One-Year Price Performance
The Group Remains a Bargain Opportunity for Investors
Since upstream-focused oil and gas companies are debt-laden, it makes sense to value them based on the EV/EBITDA (Enterprise Value/ Earnings before Interest Tax Depreciation and Amortization) ratio. This is because the valuation metric takes into account not just equity but also the level of debt. For capital-intensive companies, EV/EBITDA is a better valuation metric because it is not influenced by changing capital structures and ignores the effect of noncash expenses.
Thanks to the industry underperformance over the past year, the valuation picture appears pretty attractive, in comparison to the market at large. The industry currently has a trailing 12-month EV/EBITDA ratio of 6.30, at a significant discount to the S&P 500’s EV/EBITDA ratio 11.57. Moreover, the group’s valuation leaves plenty of room for upside when compared with its highest level of 11.11 over the 12-month period.
Enterprise Value/EBITDA Ratio (TTM)
As the industry’s valuation multiple is closely corelated with crude prices, comparing the group’s EV/EBITDA ratio with that of its border sector may make better sense to many investors.
The parameter shows that the group’s EV/EBITDA ratio – at 6.30 – is slightly above that of its broader sector’s 6.14. While this might suggest little room to run further, investors should note that the industry has historically traded at a hefty premium to its sector.
Enterprise Value/EBITDA Ratio (TTM)
Prospects Look Bright on Robust Earnings Outlook
With the OPEC meeting essentially putting a floor beneath crude, the commodity should continue to trade at a price that is well above the breakeven level for producers. Moreover, the tough three years for the industry forced operators to make cost control their primary focus.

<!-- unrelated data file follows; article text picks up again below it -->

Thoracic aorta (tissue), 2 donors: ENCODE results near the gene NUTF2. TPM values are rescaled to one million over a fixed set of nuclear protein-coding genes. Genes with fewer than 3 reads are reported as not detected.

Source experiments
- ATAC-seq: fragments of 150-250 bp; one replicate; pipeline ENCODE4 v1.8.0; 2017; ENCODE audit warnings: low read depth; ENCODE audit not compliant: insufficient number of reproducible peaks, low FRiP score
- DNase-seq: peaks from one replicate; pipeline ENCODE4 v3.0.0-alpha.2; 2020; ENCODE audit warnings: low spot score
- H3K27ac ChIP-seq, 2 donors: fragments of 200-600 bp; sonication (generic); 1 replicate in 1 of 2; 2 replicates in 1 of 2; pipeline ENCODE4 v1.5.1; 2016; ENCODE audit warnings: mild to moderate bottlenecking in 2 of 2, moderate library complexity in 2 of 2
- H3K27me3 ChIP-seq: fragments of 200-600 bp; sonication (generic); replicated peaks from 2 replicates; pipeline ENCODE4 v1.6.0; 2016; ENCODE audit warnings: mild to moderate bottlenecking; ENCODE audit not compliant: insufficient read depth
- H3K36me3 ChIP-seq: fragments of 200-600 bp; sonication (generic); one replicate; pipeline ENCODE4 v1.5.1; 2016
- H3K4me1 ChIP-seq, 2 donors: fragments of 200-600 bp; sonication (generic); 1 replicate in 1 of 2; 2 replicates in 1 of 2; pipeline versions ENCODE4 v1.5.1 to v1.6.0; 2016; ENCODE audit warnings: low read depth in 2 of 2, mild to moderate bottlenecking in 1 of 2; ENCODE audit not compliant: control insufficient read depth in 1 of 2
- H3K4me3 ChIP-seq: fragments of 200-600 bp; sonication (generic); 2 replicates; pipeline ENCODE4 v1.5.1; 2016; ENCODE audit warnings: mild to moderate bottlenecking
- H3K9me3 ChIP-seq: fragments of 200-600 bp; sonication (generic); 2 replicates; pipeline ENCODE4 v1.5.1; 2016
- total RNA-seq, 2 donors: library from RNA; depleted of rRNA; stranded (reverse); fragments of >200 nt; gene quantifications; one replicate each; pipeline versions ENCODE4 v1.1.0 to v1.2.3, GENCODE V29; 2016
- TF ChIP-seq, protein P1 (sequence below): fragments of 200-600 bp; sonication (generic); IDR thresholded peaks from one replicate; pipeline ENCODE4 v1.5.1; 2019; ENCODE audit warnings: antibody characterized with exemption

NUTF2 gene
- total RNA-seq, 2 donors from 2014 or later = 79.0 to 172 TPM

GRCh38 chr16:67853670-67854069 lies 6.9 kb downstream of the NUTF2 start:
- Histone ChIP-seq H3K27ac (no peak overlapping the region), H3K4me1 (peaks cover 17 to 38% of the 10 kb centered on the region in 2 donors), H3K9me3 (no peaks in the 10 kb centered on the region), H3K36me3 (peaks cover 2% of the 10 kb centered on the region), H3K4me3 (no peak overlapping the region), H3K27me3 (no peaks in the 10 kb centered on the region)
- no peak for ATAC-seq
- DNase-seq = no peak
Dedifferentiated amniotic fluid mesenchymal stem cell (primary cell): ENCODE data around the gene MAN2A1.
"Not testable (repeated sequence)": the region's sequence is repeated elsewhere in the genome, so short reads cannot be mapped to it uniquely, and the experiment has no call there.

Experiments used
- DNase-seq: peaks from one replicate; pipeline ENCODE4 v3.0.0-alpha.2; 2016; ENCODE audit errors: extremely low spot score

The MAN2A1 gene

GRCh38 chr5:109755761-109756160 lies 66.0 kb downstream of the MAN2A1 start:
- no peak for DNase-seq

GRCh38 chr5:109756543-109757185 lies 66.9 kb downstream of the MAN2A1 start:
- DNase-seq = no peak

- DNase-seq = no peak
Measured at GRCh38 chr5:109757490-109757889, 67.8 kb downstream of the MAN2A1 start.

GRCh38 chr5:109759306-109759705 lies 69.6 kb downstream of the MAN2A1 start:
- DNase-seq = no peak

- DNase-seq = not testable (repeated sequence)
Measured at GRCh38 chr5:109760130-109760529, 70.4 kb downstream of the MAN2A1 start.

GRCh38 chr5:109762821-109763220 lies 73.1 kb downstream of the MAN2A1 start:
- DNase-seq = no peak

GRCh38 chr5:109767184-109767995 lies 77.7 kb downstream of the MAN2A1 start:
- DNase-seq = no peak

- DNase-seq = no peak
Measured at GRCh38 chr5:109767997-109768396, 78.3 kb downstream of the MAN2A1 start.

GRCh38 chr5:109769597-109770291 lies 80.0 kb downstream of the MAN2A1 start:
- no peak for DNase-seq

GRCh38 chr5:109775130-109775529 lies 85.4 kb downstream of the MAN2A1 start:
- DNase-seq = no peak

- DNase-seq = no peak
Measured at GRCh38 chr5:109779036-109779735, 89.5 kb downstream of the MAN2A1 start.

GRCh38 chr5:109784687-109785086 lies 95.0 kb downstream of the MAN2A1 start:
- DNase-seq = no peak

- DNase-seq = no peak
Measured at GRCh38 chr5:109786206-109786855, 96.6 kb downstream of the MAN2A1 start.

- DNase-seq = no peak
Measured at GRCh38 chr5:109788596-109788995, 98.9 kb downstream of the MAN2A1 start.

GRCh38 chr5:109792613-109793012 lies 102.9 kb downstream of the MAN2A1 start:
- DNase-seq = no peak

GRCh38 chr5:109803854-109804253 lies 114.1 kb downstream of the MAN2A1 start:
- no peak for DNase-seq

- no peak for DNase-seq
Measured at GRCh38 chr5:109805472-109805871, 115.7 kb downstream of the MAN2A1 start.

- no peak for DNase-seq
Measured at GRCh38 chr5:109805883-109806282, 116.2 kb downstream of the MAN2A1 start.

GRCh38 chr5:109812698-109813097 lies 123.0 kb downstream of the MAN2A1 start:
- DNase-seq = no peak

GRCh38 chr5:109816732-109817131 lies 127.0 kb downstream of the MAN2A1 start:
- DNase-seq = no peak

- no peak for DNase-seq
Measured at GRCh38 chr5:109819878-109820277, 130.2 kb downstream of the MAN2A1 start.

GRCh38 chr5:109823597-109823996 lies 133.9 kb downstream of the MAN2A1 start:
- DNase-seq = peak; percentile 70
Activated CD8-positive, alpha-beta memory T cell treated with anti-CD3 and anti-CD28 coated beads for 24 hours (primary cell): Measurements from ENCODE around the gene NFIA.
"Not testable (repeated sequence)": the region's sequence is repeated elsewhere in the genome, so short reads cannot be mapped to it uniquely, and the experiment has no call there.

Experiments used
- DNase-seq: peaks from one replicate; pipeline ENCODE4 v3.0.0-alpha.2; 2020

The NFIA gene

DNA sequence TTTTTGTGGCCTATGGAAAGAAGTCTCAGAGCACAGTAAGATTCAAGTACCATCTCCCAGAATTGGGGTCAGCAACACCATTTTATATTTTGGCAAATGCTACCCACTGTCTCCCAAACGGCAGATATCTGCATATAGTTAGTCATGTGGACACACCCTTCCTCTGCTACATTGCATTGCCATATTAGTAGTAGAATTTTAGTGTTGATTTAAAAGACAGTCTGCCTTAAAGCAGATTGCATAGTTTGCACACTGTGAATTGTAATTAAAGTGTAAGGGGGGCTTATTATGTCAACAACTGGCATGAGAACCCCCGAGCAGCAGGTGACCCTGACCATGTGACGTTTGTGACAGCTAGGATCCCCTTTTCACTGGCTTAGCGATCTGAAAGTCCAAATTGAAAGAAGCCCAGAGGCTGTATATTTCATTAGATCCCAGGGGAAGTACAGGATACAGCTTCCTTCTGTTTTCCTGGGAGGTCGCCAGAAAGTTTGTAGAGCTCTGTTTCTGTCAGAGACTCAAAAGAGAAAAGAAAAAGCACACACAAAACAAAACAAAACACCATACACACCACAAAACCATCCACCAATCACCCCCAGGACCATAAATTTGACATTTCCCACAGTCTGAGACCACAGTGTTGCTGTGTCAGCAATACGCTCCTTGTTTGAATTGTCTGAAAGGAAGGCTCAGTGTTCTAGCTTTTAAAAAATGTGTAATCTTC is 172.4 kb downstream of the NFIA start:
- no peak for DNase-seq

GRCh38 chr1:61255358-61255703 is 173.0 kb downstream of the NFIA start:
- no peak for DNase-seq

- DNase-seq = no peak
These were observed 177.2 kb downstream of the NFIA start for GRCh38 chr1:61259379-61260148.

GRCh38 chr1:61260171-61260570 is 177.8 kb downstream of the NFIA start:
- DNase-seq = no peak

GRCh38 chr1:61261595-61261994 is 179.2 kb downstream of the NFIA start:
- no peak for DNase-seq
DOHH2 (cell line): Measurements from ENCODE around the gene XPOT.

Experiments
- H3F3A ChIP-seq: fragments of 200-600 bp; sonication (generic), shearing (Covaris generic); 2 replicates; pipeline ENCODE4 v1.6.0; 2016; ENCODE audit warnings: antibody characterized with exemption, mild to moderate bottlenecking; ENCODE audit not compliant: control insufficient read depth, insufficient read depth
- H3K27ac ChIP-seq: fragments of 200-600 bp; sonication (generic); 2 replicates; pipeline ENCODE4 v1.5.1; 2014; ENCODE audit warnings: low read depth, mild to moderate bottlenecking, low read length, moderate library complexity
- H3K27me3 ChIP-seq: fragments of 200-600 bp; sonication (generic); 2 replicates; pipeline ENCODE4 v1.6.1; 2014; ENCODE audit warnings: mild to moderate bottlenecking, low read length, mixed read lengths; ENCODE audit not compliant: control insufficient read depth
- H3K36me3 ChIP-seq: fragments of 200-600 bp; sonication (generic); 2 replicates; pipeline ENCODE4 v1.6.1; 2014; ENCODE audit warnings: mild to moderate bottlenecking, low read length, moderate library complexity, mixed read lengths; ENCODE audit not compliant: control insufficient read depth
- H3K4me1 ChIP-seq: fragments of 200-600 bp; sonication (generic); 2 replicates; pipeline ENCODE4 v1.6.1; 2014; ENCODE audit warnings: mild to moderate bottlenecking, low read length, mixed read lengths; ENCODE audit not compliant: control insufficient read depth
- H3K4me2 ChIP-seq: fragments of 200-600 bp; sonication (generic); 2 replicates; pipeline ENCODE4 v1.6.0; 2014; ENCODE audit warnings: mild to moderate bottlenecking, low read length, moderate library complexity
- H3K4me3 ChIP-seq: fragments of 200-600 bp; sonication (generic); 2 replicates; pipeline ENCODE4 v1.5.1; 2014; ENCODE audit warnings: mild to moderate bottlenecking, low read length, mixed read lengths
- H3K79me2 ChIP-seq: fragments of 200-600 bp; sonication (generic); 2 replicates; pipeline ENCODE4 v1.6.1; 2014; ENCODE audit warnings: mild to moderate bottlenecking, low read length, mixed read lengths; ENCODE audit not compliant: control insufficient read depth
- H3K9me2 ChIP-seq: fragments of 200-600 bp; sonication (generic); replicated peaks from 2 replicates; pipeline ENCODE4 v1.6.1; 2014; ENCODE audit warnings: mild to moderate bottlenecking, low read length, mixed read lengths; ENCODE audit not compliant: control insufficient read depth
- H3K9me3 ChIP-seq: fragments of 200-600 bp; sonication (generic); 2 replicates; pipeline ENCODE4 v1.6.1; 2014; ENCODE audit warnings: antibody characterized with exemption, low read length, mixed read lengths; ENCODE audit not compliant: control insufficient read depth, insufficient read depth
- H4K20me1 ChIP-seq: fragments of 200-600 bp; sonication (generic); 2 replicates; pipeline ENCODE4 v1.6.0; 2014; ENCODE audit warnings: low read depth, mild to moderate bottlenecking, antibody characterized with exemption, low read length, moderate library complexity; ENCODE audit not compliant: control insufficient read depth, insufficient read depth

And now, most of the companies are able to cover their investment and payouts with cash from operations – something that investors desperately want. In fact, riding on improving commodity prices, a stronger production outlook and healthier cash flows, the Canadian exploration and production stocks should continue generating positive shareholder returns in the near future.
But what really matters to investors is whether this group has the potential to perform better than the broader market in the quarters ahead. While the ratio analysis shows that there is a solid value-oriented path ahead, one should not really consider the current price levels as good entry points unless there are convincing reasons to predict a rebound in the near term.
One reliable measure that can help investors understand the industry’s prospects for a solid price performance is the earnings outlook for its member companies. Empirical research shows that a company’s earnings outlook significantly influences its stock performance.